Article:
Before GIBBONS, Chief Judge, and WEIS and GREENBERG, Circuit Judges.
GREENBERG, Circuit Judge.
This action was commenced on December 10, 1986 by plaintiffs American Civil Liberties Union, Greater Pittsburgh Chapter, and certain individuals against Allegheny County and the City of Pittsburgh, political subdivisions of the Commonwealth of Pennsylvania. In general, plaintiffs alleged that the county had unlawfully permitted the erection of a creche or nativity scene depicting the birth of Jesus Christ inside the main entrance of the Allegheny County Courthouse and the city was about unlawfully to permit the erection of a menorah, a nine-branched candelabrum used by Jews as part of the religious celebration of Chanukah, on the steps of the main entrance of the City-County Building jointly owned and operated by defendants. It was asserted that the expenditure of public funds and the display of the religious symbols violated the Establishment Clause of the First Amendment of the United States Constitution applicable to the states under the Fourteenth Amendment, thus giving rise to a cause of action under 42 U.S.C. Sec. 1983. Plaintiffs sought declaratory and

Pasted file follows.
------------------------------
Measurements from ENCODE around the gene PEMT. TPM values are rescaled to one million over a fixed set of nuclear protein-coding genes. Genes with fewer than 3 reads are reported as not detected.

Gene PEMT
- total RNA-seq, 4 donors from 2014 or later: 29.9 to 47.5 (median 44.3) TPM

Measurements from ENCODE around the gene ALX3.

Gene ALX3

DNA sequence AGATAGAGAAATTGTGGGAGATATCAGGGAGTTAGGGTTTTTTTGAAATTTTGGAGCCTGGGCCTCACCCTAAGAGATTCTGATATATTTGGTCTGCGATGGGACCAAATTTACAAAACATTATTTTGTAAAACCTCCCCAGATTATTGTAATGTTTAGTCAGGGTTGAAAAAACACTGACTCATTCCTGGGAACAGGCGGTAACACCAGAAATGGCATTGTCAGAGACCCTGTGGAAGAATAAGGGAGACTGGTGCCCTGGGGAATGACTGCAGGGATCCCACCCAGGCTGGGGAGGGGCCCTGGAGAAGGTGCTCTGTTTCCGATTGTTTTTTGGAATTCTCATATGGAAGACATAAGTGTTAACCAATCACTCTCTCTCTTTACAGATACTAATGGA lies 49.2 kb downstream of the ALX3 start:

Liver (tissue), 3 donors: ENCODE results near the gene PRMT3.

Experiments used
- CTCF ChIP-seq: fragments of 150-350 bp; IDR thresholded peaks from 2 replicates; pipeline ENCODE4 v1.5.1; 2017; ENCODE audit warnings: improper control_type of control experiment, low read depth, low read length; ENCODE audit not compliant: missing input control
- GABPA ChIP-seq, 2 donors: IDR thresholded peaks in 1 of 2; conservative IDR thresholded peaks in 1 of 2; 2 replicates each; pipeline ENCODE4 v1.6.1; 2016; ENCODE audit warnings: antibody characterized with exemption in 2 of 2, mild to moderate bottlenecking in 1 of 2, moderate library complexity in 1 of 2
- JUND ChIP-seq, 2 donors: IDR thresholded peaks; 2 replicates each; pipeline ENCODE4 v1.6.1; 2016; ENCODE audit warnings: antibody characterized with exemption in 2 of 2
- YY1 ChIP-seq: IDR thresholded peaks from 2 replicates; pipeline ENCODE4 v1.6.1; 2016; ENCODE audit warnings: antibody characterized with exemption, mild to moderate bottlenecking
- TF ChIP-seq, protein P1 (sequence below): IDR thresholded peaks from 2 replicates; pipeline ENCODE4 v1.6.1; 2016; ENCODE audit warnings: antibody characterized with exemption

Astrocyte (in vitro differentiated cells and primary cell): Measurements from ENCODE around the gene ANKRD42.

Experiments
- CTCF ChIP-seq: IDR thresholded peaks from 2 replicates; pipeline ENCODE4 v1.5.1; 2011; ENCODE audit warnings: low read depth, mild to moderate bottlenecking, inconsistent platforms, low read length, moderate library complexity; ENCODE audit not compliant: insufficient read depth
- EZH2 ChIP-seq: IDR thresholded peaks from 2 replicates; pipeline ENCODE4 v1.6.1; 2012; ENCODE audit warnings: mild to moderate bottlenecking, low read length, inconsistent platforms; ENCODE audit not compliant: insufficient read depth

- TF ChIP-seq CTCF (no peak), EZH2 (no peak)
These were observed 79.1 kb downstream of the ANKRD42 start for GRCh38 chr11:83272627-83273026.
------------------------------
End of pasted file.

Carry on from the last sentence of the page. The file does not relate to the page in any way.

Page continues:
injunctive relief as well as nominal damages and attorneys' fees.
Following an evidentiary hearing on December 15, 1986, the court in an oral opinion made findings and denied a preliminary injunction. Thereafter Chabad, the Jewish organization which owns the menorah, was permitted to intervene and present additional evidence. On May 8, 1987 the district judge issued a memorandum opinion incorporating his prior oral findings and adding findings regarding the menorah. On that day the court entered an order denying the application for an injunction and on May 29, 1987 it entered a final judgment in favor of the defendants judgment denying and this appeal followed.